To evaluate the radiological, clinical, and microbiological outcomes of implants with a hybrid surface macro-design in patients with a history of periodontitis.
MATERIAL AND METHODS
The study was designed as a 12-month, parallel-arm, randomized controlled trial where patients with a history of treated periodontitis in need of dental implants for single-unit or short-span prosthesis were randomly allocated to a test [implants with a machined titanium surface in the coronal collar (hybrid; HS)] or a control group [conventional implants with moderately rough surface up to the implant shoulder (RS)]. Patients were followed at 3, 6, and 12 months after loading with assessment of radiological, clinical, and microbiological outcomes, as well as patient-related outcome measures (PROMs).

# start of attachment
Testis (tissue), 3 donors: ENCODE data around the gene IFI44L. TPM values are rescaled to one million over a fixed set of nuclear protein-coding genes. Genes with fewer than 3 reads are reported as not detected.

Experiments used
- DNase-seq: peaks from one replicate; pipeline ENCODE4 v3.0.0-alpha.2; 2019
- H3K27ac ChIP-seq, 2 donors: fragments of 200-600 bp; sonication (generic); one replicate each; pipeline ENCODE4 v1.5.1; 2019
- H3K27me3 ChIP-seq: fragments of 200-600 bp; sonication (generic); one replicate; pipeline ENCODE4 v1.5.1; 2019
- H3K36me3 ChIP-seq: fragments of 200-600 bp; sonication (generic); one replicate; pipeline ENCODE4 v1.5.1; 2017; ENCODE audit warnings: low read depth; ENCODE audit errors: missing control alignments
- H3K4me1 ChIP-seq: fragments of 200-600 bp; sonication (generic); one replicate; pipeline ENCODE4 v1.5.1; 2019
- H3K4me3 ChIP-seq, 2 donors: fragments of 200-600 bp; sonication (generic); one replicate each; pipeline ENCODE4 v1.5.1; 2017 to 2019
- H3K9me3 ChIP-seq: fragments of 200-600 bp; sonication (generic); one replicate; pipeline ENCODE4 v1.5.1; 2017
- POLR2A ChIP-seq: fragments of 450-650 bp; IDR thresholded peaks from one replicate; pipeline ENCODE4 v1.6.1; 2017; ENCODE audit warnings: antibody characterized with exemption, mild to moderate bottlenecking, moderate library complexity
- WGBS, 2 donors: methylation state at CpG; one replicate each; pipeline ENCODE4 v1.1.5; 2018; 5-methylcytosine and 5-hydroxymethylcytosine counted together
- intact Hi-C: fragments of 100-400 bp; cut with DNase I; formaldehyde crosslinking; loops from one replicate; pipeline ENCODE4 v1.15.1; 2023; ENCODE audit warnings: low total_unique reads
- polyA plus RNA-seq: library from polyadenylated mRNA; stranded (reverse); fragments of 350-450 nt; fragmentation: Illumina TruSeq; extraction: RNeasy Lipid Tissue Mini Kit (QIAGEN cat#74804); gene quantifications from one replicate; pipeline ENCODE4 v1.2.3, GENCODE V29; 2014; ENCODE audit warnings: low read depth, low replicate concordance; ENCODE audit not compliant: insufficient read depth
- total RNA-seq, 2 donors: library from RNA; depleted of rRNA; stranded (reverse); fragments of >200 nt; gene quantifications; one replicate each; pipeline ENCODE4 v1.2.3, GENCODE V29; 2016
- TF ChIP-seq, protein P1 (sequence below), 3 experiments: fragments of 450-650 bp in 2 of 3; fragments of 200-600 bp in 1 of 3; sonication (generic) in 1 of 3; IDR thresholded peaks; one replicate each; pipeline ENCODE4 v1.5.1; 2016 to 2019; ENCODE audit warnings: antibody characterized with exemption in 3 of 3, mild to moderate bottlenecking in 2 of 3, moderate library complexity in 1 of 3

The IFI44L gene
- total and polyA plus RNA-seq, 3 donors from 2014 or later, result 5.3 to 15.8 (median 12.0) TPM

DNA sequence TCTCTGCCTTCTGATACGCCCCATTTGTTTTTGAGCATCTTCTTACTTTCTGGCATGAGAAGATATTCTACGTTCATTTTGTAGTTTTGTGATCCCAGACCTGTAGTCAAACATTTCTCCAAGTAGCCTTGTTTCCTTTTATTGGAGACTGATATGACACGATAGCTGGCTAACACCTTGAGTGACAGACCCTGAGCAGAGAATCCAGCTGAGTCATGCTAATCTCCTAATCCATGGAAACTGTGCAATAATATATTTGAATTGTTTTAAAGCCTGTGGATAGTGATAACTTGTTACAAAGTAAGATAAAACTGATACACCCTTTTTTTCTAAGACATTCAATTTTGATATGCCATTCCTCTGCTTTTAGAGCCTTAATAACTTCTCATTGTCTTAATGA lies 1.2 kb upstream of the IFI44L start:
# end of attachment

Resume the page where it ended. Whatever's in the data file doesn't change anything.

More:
Forty patients were randomly assigned to either the RS group (n = 20) or the HS (n = 20) group. At 1 year, the mean marginal bone level changes were 0.22 [standard deviation (SD) 0.36] mm for the HS group and 0.22 (SD 0.29) mm for the RS group, with no significant differences between them (p = .961). Similarly, no significant differences in clinical, microbiological, or PROMs were observed between groups.
HS implants demonstrated radiographic, clinical, and microbiological characteristics equal to RS implants in patients with a history of periodontitis.